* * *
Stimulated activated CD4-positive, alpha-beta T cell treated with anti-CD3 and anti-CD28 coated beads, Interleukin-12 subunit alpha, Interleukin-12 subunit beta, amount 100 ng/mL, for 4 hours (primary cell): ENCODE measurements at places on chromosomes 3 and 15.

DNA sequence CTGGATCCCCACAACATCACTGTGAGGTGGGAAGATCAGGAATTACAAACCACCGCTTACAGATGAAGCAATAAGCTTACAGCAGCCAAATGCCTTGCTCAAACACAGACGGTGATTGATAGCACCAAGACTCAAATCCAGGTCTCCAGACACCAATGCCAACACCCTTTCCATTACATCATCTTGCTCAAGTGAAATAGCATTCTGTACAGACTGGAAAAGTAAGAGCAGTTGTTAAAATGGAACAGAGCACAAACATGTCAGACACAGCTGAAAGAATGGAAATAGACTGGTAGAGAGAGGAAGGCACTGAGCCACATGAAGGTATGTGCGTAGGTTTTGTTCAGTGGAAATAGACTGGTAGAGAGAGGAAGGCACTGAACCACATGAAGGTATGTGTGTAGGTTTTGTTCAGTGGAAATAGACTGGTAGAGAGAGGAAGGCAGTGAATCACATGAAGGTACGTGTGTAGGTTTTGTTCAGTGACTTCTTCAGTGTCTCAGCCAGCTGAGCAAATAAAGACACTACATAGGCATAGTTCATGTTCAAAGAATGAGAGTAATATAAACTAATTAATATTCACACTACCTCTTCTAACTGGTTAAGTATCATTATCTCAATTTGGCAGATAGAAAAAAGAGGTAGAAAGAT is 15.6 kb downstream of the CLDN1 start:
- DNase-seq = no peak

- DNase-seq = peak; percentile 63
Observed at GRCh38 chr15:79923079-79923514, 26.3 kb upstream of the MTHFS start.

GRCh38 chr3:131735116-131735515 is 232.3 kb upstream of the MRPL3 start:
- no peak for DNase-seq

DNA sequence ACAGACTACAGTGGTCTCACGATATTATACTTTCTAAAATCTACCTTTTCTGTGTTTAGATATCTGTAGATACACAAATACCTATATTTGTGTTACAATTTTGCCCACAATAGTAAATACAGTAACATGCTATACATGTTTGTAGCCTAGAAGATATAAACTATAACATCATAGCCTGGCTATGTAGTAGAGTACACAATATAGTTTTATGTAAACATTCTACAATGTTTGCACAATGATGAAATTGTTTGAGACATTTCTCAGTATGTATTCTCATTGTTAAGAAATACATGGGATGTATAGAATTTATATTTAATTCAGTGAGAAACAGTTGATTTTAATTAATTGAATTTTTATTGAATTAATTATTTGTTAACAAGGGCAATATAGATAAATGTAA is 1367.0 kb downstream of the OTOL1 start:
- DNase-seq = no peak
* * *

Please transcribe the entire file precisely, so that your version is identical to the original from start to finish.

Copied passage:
Stimulated activated CD4-positive, alpha-beta T cell treated with anti-CD3 and anti-CD28 coated beads, Interleukin-12 subunit alpha, Interleukin-12 subunit beta, amount 100 ng/mL, for 4 hours (primary cell): ENCODE measurements at places on chromosomes 3 and 15.

DNA sequence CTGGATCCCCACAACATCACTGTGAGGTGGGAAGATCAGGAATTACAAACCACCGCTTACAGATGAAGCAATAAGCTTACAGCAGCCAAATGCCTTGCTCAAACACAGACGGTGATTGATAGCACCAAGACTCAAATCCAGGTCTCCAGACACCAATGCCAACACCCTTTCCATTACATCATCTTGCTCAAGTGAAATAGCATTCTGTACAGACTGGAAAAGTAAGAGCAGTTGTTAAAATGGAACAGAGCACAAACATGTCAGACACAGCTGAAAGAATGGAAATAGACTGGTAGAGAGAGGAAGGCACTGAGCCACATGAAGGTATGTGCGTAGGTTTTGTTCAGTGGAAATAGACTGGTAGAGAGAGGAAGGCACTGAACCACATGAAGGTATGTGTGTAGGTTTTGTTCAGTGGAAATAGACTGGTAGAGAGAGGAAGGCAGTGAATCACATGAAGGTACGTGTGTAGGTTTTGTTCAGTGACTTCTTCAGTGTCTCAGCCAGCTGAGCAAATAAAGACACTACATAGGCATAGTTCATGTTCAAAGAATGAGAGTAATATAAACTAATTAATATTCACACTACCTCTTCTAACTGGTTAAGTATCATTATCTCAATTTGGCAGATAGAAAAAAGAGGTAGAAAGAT is 15.6 kb downstream of the CLDN1 start:
- DNase-seq = no peak

- DNase-seq = peak; percentile 63
Observed at GRCh38 chr15:79923079-79923514, 26.3 kb upstream of the MTHFS start.

GRCh38 chr3:131735116-131735515 is 232.3 kb upstream of the MRPL3 start:
- no peak for DNase-seq

DNA sequence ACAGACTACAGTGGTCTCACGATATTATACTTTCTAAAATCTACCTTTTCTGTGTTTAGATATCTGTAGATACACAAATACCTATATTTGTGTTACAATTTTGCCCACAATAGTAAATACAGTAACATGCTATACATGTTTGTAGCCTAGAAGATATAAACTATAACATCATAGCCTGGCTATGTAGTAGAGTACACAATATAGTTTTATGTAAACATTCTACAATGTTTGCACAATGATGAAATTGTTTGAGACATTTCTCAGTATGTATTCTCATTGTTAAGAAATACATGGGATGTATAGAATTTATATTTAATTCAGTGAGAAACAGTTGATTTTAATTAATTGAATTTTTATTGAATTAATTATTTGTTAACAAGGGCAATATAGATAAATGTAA is 1367.0 kb downstream of the OTOL1 start:
- DNase-seq = no peak